A thud followed by a jolt wakes you with a start. The drone of the ship’s engines, the gentle sway to and fro and the noise of cracking sea ice have stopped. The ship has definitely docked, but nobody it appears is getting off.
Welcome to the curious phenomenon of the Viking Line Whisky Fair. Each year the Swedish ferry lays on a series of one day Baltic cruises for thousands of Scandinavian whisky enthusiasts. They pile onboard to see and buy a wide range of malt whiskies, ranging in size from multinationals such as Diageo and Pernod to independents and local producers.
The calm Stockholm Archipelago with its hundreds of tiny, pine-covered islands is beautiful, but nobody of course is interested in the scenery. The whisky is the main draw along with the chance to attend 20 different masterclasses by top distillery managers and brand ambassadors such as Whyte & Mackay’s Richard Paterson and Glenfiddich’s Ian Millar. Yet the destination is important. By docking at the tax-free Aland Islands Viking Line can offer its guests whisky at duty-free prices and exhibitors can let passengers sample their products—something not possible at Sweden’s many domestic whisky shows and festivals.
The Fair was the ideal opportunity for Beam Global and Maxxium Travel Retail to introduce an exclusive Laphroaig whisky for Viking Line customers. Limited to just 2,000 bottles, Laphroaig Brodir 13 Years Old.
Down on the Cinderella’s massive car deck travel-retail managers got a rare chance to meet paying punters face to face. Business was undoubtedly brisk with many distributors and suppliers offering exclusive bottlings such as the Glenfarclas 1994, a sherry cask-matured dram limited to just 300 bottles. Maxxium Travel Retail even made space on its stand to give pride of place to the undeniably beautifully made 60 Years Old Macallan in Lalique Curiously Small Stills decanter, one of five released into travel-retail and priced at a jaw-dropping €14,500 (£12,135).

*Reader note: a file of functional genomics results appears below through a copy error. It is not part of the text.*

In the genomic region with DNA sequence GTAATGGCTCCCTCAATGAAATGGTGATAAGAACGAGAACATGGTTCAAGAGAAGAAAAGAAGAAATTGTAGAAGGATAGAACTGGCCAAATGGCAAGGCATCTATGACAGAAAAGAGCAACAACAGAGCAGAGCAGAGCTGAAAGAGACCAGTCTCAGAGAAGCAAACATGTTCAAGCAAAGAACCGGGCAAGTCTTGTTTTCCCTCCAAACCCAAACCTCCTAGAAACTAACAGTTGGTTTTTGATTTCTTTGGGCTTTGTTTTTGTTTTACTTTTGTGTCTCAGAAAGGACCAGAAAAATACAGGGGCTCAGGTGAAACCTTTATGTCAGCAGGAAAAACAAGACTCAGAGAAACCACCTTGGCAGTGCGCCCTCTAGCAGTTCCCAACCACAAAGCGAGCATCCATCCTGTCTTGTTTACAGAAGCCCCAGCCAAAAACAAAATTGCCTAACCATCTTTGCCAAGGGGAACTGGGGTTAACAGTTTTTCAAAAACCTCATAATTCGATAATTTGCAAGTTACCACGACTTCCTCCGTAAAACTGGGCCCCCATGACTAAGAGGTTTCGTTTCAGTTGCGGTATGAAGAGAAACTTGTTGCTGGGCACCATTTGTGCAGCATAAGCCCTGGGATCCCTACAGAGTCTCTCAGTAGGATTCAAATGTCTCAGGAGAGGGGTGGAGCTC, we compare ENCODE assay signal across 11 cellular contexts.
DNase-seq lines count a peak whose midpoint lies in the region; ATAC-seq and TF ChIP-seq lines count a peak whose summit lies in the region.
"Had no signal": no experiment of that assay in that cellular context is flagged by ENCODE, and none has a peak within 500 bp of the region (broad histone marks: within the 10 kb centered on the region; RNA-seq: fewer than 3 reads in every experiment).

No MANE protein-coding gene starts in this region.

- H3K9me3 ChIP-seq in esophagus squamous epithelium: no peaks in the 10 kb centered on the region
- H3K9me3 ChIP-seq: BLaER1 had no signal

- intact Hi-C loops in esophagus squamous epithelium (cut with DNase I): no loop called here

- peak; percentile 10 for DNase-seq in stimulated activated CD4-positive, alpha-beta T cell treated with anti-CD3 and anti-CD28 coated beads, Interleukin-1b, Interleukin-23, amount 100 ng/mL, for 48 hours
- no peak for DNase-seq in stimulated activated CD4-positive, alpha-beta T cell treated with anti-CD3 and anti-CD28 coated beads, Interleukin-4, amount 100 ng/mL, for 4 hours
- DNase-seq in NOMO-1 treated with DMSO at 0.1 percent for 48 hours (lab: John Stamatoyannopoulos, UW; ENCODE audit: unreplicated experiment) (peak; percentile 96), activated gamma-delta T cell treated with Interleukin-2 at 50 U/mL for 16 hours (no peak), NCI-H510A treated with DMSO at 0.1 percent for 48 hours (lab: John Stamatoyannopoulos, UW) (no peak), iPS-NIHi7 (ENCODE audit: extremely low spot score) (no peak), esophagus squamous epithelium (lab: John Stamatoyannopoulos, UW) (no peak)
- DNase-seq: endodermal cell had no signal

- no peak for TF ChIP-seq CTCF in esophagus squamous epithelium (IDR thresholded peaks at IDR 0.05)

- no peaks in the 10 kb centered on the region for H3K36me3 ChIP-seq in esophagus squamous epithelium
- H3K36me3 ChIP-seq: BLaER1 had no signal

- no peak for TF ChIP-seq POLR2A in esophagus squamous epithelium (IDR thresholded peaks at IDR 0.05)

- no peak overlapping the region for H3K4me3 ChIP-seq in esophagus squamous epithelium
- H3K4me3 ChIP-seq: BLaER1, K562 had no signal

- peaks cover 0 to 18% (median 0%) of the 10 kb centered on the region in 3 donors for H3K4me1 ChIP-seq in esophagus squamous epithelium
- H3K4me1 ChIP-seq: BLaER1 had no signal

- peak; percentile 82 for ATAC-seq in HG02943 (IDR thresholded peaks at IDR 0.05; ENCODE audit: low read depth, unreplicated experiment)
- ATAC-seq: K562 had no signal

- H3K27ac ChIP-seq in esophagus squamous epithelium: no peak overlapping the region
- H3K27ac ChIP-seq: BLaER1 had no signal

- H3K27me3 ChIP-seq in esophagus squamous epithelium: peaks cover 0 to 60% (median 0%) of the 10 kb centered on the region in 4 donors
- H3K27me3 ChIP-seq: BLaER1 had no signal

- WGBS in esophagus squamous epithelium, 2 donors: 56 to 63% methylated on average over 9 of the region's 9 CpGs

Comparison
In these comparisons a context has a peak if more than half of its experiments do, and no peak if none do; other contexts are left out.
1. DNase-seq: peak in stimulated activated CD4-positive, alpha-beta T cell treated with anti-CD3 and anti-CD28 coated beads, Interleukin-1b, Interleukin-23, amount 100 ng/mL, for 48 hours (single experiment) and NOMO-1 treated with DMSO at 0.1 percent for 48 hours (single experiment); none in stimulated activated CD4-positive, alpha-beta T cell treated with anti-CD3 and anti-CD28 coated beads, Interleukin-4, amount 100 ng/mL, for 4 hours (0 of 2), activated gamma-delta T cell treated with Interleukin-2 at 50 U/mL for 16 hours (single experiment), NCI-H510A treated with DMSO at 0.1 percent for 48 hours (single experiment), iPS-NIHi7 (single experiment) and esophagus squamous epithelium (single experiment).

Not wishing to be upstaged, William Grant & Sons used the Fair to open a permanent Glenfiddich lounge in one of Cinderella’s many onboard bars. Complete with a resplendent Glenfiddich crystal stag, the lounge will host regular tastings and events.
A clear sign of how important the Viking Line Whisky Fair has become both for Swedish malt whisky fans and Viking Line, which saw its sales during the fairs rise by 20 per cent in 2011.
17 Years Old, Signature Distillery, Glenburgie Edition
This new super-premium release from Ballantine’s is the first of four new special editions to be launched annually by the whisky’s master blender Sandy Hyslop. Each expression is intended to showcase a unique feature of the famous Ballantine’s blend.
As the name suggests, this first release puts the spotlight the distillery at the heart of Ballantine’s and the rich, fruity and floral whiskies it produces.
The whisky itself is full and creamy with plenty of sweet orange citrus on the palate. The nose is complexly fruity, while the finish is long and round.
Ballantine’s 17 Years Old Signature Distillery Glenburgie Edition will be rolled out exclusively to major European and Asian duty-free stories priced at a 15 per cent premium to the normal 17 Years Old reference.
So expect to pay around US$69 (£44) for a bottle.
A new addition to the Johnnie Walker family is always big news and the release of Johnnie Walker Platinum Label into the Americas duty-free market is one of the big liquor stories at this month’s Duty Free Show of the Americas in Florida, Orlando.
Previously launched last year in Indian duty-free stores, Platinum Label is an 18 Years Old whisky that Diageo describes as a “delicate smoky blend”, which reflects a “strong, sweet and elegant Speyside style.”
In terms of taste profile it is clearly a very different proposition to Double Black, which was the last Johnnie Walker launch to take the travel-retail trade by storm.
You can be sure it will be one of the star sellers in US duty-free shops.
Recommended retail price is $86 (£102.75) for a 75cl bottle.